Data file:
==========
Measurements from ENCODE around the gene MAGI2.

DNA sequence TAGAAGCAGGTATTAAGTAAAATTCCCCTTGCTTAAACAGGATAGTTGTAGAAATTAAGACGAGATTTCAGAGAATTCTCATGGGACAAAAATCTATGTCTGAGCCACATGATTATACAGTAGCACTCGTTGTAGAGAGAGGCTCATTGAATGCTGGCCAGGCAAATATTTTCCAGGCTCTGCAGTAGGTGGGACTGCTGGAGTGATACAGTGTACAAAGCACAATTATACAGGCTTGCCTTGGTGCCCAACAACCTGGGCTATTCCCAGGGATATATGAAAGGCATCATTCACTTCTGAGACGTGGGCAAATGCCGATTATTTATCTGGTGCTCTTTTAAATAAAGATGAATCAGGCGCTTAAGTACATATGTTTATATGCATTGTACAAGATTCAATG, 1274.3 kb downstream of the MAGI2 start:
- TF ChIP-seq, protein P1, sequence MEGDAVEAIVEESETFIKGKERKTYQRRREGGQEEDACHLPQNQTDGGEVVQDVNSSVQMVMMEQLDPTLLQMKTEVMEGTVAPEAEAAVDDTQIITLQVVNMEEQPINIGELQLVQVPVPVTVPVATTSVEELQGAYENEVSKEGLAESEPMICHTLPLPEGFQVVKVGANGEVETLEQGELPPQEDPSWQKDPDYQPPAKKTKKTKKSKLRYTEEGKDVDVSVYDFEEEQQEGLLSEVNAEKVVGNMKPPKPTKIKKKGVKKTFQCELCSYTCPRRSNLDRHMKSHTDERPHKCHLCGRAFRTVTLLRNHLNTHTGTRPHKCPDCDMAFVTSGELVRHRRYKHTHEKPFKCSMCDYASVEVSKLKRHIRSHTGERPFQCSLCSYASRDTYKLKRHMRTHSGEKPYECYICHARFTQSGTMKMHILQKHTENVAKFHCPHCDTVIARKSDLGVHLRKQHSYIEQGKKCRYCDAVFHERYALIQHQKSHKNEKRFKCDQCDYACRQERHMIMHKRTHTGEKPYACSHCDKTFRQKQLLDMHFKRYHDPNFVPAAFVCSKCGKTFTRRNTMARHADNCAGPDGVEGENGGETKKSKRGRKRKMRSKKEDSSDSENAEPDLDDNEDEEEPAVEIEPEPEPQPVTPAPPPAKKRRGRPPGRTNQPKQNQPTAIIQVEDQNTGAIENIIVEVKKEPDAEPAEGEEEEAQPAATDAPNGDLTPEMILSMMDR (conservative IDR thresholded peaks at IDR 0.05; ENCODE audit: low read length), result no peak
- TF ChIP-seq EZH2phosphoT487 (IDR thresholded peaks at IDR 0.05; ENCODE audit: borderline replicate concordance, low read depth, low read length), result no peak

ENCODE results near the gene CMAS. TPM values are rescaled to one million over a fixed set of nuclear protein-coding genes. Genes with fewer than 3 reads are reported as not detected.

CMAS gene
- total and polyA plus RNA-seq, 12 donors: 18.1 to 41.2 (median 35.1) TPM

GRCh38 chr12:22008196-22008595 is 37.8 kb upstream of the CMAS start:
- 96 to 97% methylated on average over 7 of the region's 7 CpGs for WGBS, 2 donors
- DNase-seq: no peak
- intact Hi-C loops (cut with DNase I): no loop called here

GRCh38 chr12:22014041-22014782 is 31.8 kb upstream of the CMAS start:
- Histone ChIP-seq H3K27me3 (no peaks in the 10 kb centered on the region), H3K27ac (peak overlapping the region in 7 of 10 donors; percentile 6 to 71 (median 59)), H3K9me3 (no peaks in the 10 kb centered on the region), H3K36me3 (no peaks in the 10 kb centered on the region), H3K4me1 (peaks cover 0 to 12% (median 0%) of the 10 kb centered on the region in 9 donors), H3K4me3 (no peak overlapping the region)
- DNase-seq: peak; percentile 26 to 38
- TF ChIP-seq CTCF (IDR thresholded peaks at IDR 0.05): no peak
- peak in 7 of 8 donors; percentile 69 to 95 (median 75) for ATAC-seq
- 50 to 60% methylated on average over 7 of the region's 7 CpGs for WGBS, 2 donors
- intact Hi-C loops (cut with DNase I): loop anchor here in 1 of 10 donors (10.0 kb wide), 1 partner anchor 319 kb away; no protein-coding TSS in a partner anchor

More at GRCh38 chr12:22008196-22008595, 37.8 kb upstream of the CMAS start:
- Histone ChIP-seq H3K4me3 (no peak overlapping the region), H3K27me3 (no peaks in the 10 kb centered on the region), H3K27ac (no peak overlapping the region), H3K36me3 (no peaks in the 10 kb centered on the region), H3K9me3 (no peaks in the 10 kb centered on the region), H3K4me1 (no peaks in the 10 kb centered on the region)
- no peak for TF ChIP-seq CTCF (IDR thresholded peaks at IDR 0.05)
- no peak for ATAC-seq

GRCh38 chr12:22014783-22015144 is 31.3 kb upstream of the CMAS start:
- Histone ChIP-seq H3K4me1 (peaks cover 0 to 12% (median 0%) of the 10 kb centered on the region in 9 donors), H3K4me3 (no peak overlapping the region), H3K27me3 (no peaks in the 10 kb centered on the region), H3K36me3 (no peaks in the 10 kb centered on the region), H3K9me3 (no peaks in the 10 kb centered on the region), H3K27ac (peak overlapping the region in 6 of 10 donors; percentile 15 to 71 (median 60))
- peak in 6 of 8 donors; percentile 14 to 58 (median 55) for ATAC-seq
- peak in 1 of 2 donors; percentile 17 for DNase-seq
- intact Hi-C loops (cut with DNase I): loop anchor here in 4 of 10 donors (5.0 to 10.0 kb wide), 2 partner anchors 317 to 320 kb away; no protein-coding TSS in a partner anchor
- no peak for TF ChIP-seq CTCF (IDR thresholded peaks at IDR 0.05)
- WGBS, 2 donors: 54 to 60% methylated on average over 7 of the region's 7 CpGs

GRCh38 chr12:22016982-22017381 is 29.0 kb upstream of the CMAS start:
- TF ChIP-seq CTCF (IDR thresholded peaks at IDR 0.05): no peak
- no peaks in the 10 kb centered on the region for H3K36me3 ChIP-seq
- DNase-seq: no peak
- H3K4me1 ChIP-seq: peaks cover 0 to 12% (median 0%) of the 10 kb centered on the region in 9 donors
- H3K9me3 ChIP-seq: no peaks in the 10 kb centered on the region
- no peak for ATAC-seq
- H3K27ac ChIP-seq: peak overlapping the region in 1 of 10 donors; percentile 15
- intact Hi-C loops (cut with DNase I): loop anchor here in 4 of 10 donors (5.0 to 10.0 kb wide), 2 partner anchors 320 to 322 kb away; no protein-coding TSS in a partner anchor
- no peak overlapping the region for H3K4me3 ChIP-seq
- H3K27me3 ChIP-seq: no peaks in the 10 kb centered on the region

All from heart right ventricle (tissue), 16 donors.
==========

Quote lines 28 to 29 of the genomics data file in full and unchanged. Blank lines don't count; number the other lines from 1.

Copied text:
- no peak for TF ChIP-seq CTCF (IDR thresholded peaks at IDR 0.05)
- WGBS, 2 donors: 54 to 60% methylated on average over 7 of the region's 7 CpGs